The Grab And Go Survival Pack
"'Which is heavier a soldiers pack or a slaves chains' Napoleon"
"Soon after you confront the matter and necessity of survival planing and stockpiling, another question will occur to you: 'What will I do if I loose all this stuff?'"
"It's a fundamental question, and it has a fundamental answer: You need a backup plan."
"There are many things that can happen separating you from your main cache and retreat."
"Theft and fire are two that come to mind and the threat of organized gangs of raiders scouring the countryside looking for sources of resupply are always a threat to the survivor." ...
Pack and Contents
1. The Pack - I have a LC-1 "Alice" pack but any quality pack with enough capacity will do. Stick with camouflage, dark green or other natural colors that blend with the terrain.
2. Water - A canteen with cup and cover for your belt, water bottle and a good filter.
3. Fire - Waterproof matches, a magnesium fire starter and tinder.
4. Food - Pack enough to last 5 to seven days. Rice, oat meal, beef jerky, energy bars etc. Another option is MRE's and the freeze dried foods often sold to campers and hikers. Choose foods that are light weight and a suitable shelf life.
5. Stove - A small stove is essential it you want to stay hidden. Smoke and noise from the cutting and burning of wood would be undesirable if you are in hostel territory or being pursued. I have a Peak-One backpackers stove, there are others but this is what I have and can recommend.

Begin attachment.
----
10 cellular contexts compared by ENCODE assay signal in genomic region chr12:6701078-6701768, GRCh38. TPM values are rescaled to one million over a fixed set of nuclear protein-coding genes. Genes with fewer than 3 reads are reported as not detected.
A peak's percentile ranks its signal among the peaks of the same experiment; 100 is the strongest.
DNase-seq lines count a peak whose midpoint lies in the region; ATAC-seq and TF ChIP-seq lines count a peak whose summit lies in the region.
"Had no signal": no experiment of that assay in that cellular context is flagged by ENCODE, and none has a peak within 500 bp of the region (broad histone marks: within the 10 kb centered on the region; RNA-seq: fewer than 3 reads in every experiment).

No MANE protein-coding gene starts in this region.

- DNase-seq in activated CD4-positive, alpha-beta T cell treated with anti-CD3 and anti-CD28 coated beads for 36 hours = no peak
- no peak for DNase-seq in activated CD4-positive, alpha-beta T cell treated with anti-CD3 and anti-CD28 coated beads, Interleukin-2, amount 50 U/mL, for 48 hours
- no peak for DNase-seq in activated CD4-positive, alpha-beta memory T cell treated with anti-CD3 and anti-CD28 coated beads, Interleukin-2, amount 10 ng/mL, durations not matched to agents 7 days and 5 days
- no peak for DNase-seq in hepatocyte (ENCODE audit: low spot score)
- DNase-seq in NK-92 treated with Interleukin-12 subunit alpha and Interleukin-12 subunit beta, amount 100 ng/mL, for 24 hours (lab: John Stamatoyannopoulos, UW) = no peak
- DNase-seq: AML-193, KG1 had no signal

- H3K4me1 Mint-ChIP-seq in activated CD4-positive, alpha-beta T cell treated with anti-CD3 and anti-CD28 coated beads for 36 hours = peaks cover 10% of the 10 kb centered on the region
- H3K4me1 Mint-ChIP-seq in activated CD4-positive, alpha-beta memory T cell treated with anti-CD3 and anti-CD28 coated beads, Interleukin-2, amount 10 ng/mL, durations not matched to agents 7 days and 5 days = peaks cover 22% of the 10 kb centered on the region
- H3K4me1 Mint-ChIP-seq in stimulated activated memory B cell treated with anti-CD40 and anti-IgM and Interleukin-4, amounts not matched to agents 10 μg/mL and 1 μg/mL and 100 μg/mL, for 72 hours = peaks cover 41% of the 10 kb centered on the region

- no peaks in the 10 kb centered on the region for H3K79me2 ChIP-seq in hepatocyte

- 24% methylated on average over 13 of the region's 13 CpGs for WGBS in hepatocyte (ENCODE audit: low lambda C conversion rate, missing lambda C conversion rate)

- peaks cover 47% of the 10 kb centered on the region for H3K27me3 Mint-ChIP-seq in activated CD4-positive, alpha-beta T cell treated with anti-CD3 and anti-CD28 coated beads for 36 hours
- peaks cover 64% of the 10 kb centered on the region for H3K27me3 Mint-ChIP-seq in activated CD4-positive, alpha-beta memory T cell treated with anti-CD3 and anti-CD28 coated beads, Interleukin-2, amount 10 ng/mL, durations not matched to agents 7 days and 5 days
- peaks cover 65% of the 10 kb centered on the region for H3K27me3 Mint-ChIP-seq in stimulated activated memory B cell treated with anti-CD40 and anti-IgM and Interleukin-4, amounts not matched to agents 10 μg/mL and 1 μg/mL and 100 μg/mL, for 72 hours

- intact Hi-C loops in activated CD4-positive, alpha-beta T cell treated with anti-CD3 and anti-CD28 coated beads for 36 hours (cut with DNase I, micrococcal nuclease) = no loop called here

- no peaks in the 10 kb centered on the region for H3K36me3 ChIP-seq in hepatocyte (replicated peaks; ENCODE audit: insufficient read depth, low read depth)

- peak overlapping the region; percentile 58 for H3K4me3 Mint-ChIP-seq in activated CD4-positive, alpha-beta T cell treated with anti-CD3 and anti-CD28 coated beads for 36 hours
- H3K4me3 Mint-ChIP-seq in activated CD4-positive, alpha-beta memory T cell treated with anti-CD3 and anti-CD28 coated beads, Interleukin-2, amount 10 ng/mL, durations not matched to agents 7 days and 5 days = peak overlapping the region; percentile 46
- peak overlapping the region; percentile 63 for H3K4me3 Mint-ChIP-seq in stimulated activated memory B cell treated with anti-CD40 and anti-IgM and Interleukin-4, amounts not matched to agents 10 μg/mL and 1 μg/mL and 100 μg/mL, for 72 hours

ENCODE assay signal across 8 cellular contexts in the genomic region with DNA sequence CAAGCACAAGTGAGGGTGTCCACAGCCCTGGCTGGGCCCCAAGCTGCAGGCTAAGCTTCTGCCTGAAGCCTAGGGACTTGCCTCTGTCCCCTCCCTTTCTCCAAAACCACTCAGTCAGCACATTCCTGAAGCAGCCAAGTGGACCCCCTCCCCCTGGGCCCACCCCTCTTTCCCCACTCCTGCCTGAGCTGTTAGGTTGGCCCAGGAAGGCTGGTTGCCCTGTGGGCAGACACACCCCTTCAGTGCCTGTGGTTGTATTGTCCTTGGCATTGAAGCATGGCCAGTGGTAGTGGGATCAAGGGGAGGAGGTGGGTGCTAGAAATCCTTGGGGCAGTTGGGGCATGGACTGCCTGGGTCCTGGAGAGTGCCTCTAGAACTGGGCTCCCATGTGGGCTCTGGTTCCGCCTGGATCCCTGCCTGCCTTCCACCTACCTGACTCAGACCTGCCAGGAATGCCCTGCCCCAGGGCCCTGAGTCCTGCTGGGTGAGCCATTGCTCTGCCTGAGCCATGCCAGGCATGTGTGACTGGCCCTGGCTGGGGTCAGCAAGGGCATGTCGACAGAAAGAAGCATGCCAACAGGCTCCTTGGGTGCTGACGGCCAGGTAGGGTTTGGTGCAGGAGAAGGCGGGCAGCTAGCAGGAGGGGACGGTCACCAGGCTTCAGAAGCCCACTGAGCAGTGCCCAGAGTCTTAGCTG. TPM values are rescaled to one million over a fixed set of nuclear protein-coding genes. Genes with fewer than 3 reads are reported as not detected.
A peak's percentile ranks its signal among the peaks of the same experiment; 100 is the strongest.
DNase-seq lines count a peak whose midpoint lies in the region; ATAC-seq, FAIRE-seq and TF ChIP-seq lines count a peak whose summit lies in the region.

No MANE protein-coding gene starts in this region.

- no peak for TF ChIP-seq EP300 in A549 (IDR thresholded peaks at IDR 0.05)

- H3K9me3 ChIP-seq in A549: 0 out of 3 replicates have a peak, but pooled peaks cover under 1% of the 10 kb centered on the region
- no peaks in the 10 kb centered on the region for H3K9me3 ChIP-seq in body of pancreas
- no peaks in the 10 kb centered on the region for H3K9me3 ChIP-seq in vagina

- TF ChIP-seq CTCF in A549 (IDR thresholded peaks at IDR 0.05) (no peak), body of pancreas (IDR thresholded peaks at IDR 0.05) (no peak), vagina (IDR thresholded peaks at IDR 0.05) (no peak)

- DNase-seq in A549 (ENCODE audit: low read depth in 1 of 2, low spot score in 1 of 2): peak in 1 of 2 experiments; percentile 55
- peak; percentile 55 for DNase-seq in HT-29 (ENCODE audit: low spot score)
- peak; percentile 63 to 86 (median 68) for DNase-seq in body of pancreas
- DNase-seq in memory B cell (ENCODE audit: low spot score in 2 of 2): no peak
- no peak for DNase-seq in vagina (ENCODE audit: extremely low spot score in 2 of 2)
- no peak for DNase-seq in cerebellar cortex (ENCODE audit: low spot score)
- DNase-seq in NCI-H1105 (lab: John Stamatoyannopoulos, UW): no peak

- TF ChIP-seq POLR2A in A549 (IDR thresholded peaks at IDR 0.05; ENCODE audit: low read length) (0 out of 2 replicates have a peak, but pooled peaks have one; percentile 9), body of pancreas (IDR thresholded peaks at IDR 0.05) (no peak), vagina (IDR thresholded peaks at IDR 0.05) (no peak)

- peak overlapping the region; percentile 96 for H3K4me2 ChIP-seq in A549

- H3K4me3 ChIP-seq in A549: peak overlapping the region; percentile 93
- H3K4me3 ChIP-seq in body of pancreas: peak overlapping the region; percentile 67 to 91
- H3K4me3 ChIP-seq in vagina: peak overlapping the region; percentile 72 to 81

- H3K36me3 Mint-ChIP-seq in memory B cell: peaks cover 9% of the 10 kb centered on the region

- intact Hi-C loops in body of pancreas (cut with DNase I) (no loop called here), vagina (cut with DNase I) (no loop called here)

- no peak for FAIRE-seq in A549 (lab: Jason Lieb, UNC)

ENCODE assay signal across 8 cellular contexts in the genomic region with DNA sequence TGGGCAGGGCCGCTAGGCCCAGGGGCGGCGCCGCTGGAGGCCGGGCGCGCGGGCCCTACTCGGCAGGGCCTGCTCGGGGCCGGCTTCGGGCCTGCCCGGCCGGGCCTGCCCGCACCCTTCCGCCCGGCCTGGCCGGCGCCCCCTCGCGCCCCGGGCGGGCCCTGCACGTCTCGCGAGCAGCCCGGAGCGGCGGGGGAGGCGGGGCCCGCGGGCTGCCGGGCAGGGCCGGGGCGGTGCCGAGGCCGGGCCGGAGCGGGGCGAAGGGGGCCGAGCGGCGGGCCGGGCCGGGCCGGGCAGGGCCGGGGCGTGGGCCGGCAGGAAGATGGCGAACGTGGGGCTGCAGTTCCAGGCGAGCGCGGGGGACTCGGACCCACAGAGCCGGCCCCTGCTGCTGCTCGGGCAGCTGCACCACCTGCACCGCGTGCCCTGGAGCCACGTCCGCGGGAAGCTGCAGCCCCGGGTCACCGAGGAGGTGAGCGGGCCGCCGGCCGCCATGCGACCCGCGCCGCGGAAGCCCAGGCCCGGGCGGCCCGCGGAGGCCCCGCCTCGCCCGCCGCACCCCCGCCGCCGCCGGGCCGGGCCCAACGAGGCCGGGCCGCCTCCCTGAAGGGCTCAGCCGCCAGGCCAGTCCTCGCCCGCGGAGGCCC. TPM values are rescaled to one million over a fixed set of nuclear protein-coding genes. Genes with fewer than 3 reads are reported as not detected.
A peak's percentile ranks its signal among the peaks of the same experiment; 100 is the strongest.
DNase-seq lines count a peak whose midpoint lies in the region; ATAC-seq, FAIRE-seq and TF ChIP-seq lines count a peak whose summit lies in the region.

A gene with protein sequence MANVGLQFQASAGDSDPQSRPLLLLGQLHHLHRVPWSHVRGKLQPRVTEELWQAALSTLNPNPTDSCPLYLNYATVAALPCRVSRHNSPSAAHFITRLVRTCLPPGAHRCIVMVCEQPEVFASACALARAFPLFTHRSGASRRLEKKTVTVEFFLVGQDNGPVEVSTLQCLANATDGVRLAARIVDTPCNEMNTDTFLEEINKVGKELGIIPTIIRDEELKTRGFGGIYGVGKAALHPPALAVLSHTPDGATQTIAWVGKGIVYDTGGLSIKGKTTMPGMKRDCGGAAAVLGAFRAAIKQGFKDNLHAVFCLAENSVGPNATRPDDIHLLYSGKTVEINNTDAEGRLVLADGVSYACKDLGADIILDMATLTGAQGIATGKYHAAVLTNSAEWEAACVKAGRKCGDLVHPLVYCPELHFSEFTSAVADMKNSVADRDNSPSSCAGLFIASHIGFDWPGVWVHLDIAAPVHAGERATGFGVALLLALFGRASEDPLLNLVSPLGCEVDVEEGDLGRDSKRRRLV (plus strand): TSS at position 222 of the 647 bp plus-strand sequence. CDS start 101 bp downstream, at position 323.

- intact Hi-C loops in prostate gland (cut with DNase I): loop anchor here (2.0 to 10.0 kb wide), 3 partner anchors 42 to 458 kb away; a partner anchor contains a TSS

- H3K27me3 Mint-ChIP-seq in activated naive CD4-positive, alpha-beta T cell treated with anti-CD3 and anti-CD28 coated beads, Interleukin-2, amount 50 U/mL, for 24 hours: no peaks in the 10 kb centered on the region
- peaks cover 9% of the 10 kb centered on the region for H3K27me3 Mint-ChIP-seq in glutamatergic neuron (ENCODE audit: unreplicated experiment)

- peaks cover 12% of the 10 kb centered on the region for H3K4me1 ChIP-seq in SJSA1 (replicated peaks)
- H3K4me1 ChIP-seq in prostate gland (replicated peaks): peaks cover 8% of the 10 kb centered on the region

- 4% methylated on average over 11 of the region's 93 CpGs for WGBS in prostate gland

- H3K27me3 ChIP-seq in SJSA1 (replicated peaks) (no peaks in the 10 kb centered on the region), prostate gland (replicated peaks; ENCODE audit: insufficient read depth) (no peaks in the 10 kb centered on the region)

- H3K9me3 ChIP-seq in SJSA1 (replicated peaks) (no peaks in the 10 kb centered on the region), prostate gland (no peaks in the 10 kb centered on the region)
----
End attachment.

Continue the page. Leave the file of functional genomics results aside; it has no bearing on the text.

6. Sleeping bags - If you are in a cold area a good sleeping bag could mean the difference between life and death. Get a light weight "mummy" style bag rated to -20 degrees.
7. Shelter - Rain poncho and tarp or compact tent, stick with natural colors that blend with the surrounding area.
8. Cooking - I have a Stainless Steel 5-Piece Mess Kit, that I ordered from amazon.com but any light weight kit will do.
9. First aid kit - It's best to assemble your own kit, tailored to your individual needs, or if you are lazy you can purchase a ready made kit. Don't forget to add personal meds.
10. Light - I have a 2-AA Cell Mini LED Flashlight Mini LED Flashlight and a 9-Hour Candle.
11. Tools - A folding saw, Swiss Army pocket knife, and fixed blade knife. A light weight shovel and Machete are nice, but add extra weight.
12. Extra Clothing - At least one extra pair of socks and underwear add other items if you feel the need and have the space.
13. Fishing kit - Line, hooks and sinkers and a few small lures. I also have a small gill net for catching fish.
14. Snare wire - I make my own from copper wire. Don't forget to include at least 50 ft of parachute cord.
14. Plastic bags - Two or three large lawn bags and several zip-lock sandwich bags, can be used fo a number of tasks and to keep things dry.
15. Small Binoculars - See the game and enemy before they see you.
16. Sewing kit - Needle and thread don't forget to include a few extra buttons.
17. This n' that - Head net, electrical tape, face paint, gloves, sharpening stone etc.
18. Firearms - This is were feathers get ruffled and wounds opened. Everyone has their own idea of what the "perfect" survival firearm is or should be.
I am not going to get into all the choices here, which would be an article in and of itself. Instead I am going to tell you my personal grab and go weapons of choice. Ready? Springfield XD9, Ruger MK II and Savage bolt action in .308 Win.
Black Blade: Fairly close to what I have including the Alice Pack. Like the author says, everyone has their choice of firearms at the ready for when they high-tail it out for the high country. My problem is that I have so many choices that narrowing it down can be difficult. For now my "grab and go" guns in order of importance are:
1. PSL-54C - ammo is cheap and comparable to a .308
2. Glock 19 - common gun in common cal.
3. Tokarev TT-33 - in my part of the world a "bear gun" is advisable.
4. P-64 - a couple of these pocket rockets fit easily in the pack as backup.